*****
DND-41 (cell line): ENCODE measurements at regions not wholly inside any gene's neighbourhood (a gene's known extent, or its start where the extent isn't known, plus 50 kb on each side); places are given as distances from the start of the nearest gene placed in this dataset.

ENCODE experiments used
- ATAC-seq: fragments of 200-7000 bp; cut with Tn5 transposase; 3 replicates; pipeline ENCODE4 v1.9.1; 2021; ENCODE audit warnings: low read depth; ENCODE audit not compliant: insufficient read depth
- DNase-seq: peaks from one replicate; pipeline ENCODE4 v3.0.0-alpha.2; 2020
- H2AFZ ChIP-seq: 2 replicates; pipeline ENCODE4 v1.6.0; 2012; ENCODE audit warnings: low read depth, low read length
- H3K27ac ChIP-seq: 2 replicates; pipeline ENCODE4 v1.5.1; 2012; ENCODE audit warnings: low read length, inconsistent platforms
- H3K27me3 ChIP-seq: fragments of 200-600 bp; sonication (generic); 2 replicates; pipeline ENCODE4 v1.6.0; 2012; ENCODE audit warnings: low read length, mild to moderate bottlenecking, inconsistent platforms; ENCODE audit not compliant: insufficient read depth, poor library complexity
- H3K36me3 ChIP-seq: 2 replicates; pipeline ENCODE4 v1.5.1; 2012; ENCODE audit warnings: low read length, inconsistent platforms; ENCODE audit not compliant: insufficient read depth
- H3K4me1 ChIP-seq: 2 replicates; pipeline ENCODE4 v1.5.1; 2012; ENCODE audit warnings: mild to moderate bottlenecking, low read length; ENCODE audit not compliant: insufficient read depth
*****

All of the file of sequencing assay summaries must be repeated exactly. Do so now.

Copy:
DND-41 (cell line): ENCODE measurements at regions not wholly inside any gene's neighbourhood (a gene's known extent, or its start where the extent isn't known, plus 50 kb on each side); places are given as distances from the start of the nearest gene placed in this dataset.

ENCODE experiments used
- ATAC-seq: fragments of 200-7000 bp; cut with Tn5 transposase; 3 replicates; pipeline ENCODE4 v1.9.1; 2021; ENCODE audit warnings: low read depth; ENCODE audit not compliant: insufficient read depth
- DNase-seq: peaks from one replicate; pipeline ENCODE4 v3.0.0-alpha.2; 2020
- H2AFZ ChIP-seq: 2 replicates; pipeline ENCODE4 v1.6.0; 2012; ENCODE audit warnings: low read depth, low read length
- H3K27ac ChIP-seq: 2 replicates; pipeline ENCODE4 v1.5.1; 2012; ENCODE audit warnings: low read length, inconsistent platforms
- H3K27me3 ChIP-seq: fragments of 200-600 bp; sonication (generic); 2 replicates; pipeline ENCODE4 v1.6.0; 2012; ENCODE audit warnings: low read length, mild to moderate bottlenecking, inconsistent platforms; ENCODE audit not compliant: insufficient read depth, poor library complexity
- H3K36me3 ChIP-seq: 2 replicates; pipeline ENCODE4 v1.5.1; 2012; ENCODE audit warnings: low read length, inconsistent platforms; ENCODE audit not compliant: insufficient read depth
- H3K4me1 ChIP-seq: 2 replicates; pipeline ENCODE4 v1.5.1; 2012; ENCODE audit warnings: mild to moderate bottlenecking, low read length; ENCODE audit not compliant: insufficient read depth